Every scan tool I've seen offered to consumers only provides basic OBDII or CAN data. Some only offer the ability to view basic stored codes, and maybe a freeze-frame capability. This $20 scan tool from Amazon is a good example:

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Most of these basic ones don't offer any options to view "live" OBDII data or graphs, and I haven't found any that offer the ability to view proprietary OEM data that would normally be view-able on a scan tool a technician would use, like this $10,000 tool from Snap-On (Verus Edge):

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Clearly every gearhead would love to have one of these, but many of us don't have $5-15K to drop for one, let alone hundreds or thousands more on new software updates or personality keys.

These advanced scan tools give you visibility into thousands of more data points that can help you diagnose a problem, but with a universal scan tool, none of that is available to you. They're only really helpful if your check engine light is on, and even then, then they only give you a very limited idea of what's wrong in the form of a generic, stored CEL code.

Are there any affordable scan tools that come close to what one of those scan tools can do, that are available to the DIY-er? If not, why?

  • This is a nice question, but I thought shopping advice was off-topic for the site.
    – Zaid
    Feb 15 '18 at 15:49
  • @Zaid Then someone should probably update the help center, because it makes no mention of it either way.
    – user21327
    Feb 15 '18 at 15:50
  • I don't mind having the question on the site to be honest, because this feels like a meta-shopping question. It's generic enough that it should retain its relevance over time
    – Zaid
    Feb 15 '18 at 15:52
  • If there's any edit I can do to make it more "obsolescence-proof", let me know.
    – user21327
    Feb 15 '18 at 15:53
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    It really depends on if you’re only fixing one make or not. I own the Verus Edge but I use it for work. You could look at a used Solus. It doesn’t have a scope but it provides the same software diag capabilities as the edge.
    – Ben
    Feb 15 '18 at 17:24

If it has to be 'cheap' you do not want any proprietary hardware and software. So what you need is a basic ($15) USB or bluetooth enabled OBD-II scanner that can hook up to a laptop. The other thing you need is a look here: Any open-source OBD scanner analysis tools?

  • I bought a USB to OBDII tool a while back, but all of the software I could find doesn't really offer OEM-specific diagnostics. They're basically glorified universal scan tools, with the ability to monitor/record some sensors, but nothing vehicle-specific (as far as I can tell). Some software packages offer "Advanced" data for specific makes, but they're often only Ford, GM or Toyota. They're better than the basic code-reading tools, but still don't offer a whole lot more.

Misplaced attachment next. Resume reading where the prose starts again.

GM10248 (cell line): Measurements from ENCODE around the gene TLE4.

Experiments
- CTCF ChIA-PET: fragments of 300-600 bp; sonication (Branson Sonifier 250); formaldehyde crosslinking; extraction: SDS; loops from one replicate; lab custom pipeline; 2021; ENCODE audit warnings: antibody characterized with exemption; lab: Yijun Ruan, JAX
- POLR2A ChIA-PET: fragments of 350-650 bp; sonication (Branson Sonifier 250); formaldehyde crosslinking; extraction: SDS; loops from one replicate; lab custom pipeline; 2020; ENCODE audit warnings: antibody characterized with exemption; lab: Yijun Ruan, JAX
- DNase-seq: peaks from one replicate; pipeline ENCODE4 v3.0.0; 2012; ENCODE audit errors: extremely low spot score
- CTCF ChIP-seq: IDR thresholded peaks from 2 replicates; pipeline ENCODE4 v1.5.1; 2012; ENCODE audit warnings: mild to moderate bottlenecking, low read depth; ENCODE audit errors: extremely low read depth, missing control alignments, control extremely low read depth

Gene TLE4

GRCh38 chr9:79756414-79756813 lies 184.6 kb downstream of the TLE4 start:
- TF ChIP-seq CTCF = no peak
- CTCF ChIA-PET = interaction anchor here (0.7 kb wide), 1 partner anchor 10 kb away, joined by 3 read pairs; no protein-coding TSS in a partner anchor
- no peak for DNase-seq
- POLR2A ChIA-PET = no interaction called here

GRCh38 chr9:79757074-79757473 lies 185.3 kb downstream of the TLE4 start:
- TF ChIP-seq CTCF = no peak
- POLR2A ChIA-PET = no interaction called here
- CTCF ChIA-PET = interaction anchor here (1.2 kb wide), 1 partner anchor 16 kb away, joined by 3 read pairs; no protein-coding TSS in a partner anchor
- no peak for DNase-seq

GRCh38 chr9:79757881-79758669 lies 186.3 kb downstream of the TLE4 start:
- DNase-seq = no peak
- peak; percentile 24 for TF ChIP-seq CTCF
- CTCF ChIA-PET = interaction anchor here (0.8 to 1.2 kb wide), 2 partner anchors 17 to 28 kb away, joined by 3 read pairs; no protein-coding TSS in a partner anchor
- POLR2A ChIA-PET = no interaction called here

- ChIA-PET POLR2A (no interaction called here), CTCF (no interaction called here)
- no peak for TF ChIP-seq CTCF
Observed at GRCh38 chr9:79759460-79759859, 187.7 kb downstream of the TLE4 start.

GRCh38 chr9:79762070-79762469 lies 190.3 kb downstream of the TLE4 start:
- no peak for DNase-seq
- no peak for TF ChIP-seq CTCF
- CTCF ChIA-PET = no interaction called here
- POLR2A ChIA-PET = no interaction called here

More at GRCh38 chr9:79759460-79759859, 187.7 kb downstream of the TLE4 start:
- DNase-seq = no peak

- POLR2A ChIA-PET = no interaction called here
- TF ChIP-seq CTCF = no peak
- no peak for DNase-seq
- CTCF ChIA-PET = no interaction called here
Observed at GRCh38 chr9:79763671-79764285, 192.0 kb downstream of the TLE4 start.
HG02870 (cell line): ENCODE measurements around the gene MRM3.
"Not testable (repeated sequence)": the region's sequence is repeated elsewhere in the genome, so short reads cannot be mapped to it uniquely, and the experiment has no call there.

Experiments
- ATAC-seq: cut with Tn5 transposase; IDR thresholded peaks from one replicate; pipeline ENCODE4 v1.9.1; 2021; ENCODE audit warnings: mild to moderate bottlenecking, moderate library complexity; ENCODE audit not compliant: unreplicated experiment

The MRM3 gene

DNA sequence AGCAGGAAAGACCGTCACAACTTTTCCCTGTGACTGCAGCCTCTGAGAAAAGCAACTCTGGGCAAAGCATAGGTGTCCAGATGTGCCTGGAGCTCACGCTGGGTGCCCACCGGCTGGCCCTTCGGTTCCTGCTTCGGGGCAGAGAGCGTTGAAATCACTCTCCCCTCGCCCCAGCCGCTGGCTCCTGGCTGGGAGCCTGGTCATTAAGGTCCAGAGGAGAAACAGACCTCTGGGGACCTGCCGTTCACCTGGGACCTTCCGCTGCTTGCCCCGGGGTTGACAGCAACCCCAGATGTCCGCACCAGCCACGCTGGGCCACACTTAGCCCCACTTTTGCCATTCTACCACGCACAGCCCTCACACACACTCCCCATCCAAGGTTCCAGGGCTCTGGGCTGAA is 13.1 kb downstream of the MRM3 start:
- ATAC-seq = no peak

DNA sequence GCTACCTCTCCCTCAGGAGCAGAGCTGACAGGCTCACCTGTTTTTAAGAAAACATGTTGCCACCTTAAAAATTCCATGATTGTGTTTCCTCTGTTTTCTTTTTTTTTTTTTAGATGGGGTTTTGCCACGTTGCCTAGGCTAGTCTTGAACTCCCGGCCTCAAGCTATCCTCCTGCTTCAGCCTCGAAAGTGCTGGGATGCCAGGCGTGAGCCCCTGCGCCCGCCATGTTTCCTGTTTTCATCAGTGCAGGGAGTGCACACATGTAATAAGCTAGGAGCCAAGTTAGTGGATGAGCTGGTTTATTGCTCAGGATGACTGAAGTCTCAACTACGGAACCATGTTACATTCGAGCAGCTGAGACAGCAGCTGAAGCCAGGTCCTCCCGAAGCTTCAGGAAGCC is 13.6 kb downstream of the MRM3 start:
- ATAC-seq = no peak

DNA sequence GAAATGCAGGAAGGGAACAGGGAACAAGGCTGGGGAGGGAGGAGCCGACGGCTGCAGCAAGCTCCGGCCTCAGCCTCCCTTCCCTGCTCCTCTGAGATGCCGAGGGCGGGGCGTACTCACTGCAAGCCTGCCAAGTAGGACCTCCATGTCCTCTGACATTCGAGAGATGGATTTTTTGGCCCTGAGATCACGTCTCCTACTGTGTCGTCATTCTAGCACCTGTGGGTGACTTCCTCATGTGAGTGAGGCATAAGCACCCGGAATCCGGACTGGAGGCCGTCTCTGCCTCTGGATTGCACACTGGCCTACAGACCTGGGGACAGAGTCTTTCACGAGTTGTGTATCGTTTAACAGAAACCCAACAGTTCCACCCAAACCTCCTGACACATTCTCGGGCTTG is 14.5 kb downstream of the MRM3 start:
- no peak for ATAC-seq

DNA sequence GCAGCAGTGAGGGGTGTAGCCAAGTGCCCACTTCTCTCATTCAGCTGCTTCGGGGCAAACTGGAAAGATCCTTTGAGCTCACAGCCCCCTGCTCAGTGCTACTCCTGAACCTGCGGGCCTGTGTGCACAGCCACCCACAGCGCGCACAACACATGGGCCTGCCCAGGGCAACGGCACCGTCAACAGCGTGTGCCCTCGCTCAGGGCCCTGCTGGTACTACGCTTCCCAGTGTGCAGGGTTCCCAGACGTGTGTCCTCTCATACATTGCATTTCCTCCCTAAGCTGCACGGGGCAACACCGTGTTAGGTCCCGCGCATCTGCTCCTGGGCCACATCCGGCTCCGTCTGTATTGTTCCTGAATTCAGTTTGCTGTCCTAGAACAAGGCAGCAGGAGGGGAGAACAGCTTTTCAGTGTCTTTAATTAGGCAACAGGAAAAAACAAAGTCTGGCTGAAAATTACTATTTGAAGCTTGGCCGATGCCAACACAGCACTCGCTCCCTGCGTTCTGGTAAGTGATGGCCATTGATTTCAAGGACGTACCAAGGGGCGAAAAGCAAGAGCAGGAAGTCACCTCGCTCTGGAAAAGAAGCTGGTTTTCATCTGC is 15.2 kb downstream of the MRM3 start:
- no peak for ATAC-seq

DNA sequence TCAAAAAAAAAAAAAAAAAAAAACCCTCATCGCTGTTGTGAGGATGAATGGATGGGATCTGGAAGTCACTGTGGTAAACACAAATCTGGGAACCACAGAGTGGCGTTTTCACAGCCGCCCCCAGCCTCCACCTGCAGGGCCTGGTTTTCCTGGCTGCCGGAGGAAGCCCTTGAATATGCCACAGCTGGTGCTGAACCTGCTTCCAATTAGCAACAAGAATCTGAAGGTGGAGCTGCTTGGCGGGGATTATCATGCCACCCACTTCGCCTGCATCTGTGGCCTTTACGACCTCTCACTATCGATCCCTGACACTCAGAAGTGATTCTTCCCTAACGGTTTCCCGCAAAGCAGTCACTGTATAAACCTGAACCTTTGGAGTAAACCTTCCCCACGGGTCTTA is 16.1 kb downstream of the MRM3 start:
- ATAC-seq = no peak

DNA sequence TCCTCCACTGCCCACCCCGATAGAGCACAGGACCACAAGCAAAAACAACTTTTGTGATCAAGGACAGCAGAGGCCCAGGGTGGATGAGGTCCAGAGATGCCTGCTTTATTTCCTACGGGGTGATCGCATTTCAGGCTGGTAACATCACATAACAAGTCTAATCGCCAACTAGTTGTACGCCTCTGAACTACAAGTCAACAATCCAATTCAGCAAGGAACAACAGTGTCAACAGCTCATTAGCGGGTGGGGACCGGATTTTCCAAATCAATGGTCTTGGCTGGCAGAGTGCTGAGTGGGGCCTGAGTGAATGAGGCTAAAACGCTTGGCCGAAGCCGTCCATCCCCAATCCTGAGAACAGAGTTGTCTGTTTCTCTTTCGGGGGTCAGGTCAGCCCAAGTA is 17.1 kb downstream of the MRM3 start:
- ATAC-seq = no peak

– user21327
    Feb 15 '18 at 15:56

I bought one of these and it reads codes, clears codes and reads live data streams (reading the boost pressure the other day told me I had a split pipe... now been fixed):


  • Those are handy, but obviously limited to one or two specific makes, and can't be updated to support new models within those makes. You'd have to buy one for every make you work on.
    – user21327
    Feb 15 '18 at 16:00
  • @Moses that depends on how many cars you own - as you specified “diy”ers then you are not a professional who would be investing in the proper equipment. If you are running a business you are not a diy-er fixing your personal car, I use this one for my personal car... And yes, this one can be updated, in fact that was the first thing that was done when it came out of the box...
    – Solar Mike
    Feb 15 '18 at 16:18

Based on what is mentioned in the question, an ideal code scanner should offer:

  1. access to stored codes (and the ability to reset them)
  2. access to freeze frames (and the ability to erase them)
  3. logging/graphing capabilities
  4. access to OEM-specific signals regardless of make
  5. affordability/value for money

The first three can be addressed by universal OBD-II scanners, since most of these requirements are limited by software implementation (and protocols).

Sadly, the latter two are not so easy to accommodate for the following reasons:

  • OBD-II isn't meant to micro-manage vehicle OEMs

    Manufacturers have a certain degree of freedom on how they choose to store data for signals that are not covered by OBD-II. The only signals that stand a half-decent chance of being standardized are those which are mandated by government regulations.

    It should also come as no surprise that manufacturers prefer to keep information on how they store their data on a need-to-know basis. This is why the OEM-centric solutions that are available are usually based on dealership-level or engineering-level diagnostic systems.

  • It takes a lot of effort to reverse-engineer implemented protocols

    This is the primary reason for the seemingly astronomical price of all-in-one solutions. It takes time and determination to figure out how each system is implemented, and each manufacturer has their own quirks and caveats.

    The average DIY-er is unlikely to ever realize the full OEM-agnostic potential for such solutions; opting to purchase a vehicle-specific solution tends to be an acceptable compromise.